The Hood County Tea Party had a respectable turnout last week for the candidates forum that the group sponsored for Granbury City Council candidates. About three-fourths of the seats in the council chambers were filled.
Three spots for the City Council will be on the Nov. 5 ballot – mayor, Place 2 and Place 4. There are 11 candidates.
For mayor, the candidates, in ballot order, are: David Southern, Billy Joe “Scooter” Thomas and Nin Hulett.
In Place 2, the contenders are: John Bratta, incumbent Tony Allen, Phoenix Van Daele and J.T. Winn.
For the year that remains of the unexpired Place 4 term, the candidates are Ken Grey, Tom Baker, Tony Mobly and Rose B. Myers.
Cullen Crisp served as the moderator for the Thursday evening event at Granbury City Hall. Matt Mills was the timekeeper. Tea party president Don Poe gave opening remarks.
Briscoe Dunn read to the crowd information about Mobly’s background as a financial advisor, and Mobly’s pledge to donate his $12,000 annual council pay to local charities. Mobly was unable to attend the forum because of a prior out-of-town commitment.
Crisp posed questions to the candidates that had been submitted by audience members. Topics included tourism, the lake level, the strictness of city ordinances, the Opera House renovation and City Council pay.
None of the candidates said they favored increasing council compensation.
Some of the candidates stated support for certain courses of action, such as reviving tourism and increasing economic development, but provided no details on how to make strides in those areas.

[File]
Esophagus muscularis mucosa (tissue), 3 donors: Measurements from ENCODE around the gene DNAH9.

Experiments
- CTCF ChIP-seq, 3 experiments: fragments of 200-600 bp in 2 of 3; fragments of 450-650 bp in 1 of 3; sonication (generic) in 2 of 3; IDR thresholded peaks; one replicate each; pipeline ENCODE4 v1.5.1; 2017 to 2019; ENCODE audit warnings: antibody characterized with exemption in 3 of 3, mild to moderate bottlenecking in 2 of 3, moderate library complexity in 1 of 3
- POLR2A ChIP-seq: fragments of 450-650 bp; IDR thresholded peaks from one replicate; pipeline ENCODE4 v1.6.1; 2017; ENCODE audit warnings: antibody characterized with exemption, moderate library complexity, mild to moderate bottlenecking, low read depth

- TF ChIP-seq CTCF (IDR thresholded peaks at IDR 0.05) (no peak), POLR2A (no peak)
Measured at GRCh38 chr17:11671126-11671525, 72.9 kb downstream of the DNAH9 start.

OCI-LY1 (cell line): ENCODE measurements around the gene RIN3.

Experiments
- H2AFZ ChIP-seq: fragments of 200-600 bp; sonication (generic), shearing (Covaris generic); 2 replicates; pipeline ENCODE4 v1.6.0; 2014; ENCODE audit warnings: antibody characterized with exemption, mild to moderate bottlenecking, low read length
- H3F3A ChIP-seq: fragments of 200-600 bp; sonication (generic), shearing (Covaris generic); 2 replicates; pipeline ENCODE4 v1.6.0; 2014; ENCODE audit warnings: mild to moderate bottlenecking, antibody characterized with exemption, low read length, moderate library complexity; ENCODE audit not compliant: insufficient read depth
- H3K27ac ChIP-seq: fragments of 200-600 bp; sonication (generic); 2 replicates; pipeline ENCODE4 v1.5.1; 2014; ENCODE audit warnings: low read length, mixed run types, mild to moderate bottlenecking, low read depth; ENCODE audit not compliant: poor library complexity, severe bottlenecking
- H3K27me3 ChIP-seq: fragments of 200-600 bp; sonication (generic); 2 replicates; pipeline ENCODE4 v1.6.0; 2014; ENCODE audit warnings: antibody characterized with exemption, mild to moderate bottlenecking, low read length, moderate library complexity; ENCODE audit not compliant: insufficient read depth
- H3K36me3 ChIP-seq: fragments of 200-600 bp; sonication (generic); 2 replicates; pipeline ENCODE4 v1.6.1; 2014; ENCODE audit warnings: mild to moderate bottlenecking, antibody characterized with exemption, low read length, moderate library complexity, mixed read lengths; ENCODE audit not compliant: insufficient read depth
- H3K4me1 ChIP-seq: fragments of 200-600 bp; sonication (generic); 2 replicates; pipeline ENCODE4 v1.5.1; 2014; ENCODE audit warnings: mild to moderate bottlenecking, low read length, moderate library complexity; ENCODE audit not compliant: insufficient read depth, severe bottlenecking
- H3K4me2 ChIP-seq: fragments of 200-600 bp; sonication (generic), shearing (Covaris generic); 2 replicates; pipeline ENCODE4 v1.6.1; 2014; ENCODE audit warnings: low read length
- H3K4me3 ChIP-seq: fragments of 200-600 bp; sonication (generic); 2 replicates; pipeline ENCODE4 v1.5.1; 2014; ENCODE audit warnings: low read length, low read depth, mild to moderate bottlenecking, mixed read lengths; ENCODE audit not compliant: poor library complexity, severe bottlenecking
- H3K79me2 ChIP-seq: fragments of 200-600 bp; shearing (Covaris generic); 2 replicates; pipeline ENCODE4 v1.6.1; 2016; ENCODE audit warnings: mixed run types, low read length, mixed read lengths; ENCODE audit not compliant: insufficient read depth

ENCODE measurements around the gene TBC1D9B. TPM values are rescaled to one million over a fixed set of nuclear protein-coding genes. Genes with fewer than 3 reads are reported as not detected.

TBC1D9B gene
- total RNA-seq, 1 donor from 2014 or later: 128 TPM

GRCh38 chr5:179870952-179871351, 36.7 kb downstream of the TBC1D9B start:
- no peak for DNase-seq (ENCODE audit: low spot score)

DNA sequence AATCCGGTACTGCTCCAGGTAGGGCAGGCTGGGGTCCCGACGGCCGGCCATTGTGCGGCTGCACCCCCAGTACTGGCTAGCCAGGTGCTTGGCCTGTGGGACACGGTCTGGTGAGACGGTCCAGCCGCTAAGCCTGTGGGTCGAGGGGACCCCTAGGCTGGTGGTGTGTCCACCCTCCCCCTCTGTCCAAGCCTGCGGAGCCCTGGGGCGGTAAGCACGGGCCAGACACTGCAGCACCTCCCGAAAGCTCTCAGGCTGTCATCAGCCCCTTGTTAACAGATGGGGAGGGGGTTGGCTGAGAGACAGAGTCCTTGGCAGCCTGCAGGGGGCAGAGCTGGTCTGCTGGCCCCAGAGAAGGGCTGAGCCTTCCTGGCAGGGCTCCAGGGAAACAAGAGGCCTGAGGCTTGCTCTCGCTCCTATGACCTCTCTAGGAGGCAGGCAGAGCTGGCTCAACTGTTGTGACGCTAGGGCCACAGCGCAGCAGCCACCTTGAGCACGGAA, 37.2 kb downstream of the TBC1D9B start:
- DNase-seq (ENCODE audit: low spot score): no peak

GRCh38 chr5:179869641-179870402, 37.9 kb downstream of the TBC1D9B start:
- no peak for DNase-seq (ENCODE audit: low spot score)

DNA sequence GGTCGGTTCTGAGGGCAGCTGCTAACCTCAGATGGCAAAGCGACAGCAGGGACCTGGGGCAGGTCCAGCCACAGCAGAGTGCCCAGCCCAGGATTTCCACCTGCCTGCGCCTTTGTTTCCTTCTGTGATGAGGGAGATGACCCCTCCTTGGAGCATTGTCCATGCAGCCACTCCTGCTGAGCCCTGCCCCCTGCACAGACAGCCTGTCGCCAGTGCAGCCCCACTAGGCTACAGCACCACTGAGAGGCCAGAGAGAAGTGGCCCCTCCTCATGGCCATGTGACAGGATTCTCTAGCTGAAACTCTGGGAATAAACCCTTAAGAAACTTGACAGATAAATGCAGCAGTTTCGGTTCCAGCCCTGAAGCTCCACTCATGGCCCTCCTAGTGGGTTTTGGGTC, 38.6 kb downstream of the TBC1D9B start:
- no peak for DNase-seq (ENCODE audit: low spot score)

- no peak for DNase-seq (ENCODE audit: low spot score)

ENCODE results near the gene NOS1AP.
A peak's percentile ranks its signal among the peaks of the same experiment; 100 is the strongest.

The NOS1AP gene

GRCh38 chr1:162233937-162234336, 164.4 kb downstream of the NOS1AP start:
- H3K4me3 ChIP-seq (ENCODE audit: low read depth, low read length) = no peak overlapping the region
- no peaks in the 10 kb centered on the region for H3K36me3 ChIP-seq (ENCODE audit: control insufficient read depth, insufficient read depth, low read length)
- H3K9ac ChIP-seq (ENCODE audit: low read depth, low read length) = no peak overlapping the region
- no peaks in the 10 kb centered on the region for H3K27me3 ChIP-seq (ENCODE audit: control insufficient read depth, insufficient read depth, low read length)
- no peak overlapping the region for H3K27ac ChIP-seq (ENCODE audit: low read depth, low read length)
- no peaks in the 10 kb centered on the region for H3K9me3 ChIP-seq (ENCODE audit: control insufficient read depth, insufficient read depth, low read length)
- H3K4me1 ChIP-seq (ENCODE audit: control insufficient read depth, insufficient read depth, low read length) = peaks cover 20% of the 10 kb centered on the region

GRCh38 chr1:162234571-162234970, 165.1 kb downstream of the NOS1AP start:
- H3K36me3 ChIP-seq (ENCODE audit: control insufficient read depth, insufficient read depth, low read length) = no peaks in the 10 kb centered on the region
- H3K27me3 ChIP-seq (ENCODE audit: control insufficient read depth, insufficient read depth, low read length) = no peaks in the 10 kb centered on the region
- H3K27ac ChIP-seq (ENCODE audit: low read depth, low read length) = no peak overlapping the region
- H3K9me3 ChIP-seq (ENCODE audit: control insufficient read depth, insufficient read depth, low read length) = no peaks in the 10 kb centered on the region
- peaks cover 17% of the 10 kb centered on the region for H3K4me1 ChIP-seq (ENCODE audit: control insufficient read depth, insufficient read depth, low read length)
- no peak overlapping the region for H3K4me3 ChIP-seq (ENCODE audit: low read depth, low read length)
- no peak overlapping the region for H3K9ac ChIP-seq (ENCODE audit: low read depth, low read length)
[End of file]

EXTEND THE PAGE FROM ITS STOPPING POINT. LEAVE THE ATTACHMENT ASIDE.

However, some responses by some candidates were detailed and indicated a knowledge of city affairs.
Hulett, Allen and Southern had the advantage of on-the-job training brought through incumbency or prior service on the council. However, they also faced criticism for decisions made during their service.
Allen and Hulett currently serve on the council. Southern was on the City Council for 24 years, and served as mayor for 15 of those years before being defeated by Mayor Rickie Pratt.
Thomas told the audience that he has lived in Granbury for 64 of his 74 years.
In an apparent challenge to a statement by Southern that serving as mayor “takes a lot more time than people recognize,” he stated that the city manager is charged with handling the day-to-day running of the city. There is no need, he said, for the mayor to be at City Hall “every day.”
Hulett credited “the citizens,” who he said helped him step into the role of mayor pro tem after Pratt was stricken by a major stroke shortly after Christmas last year.
In response to the question about stringent city codes that enhance aesthetics within the city, Hulett said that he believes city officials need to “sit down and work through some issues.”
Thomas stated Granbury is “almost prohibitive” in its strict rules for businesses.
“There are a lot of hoops to jump through,” he said. “I’m like everybody else; I want a pretty city, but there has got to be a balance.”
Southern said that the city’s rockwork requirement was put in place “so commercial buildings can carry the bulk of the taxes. Those buildings are worth more.”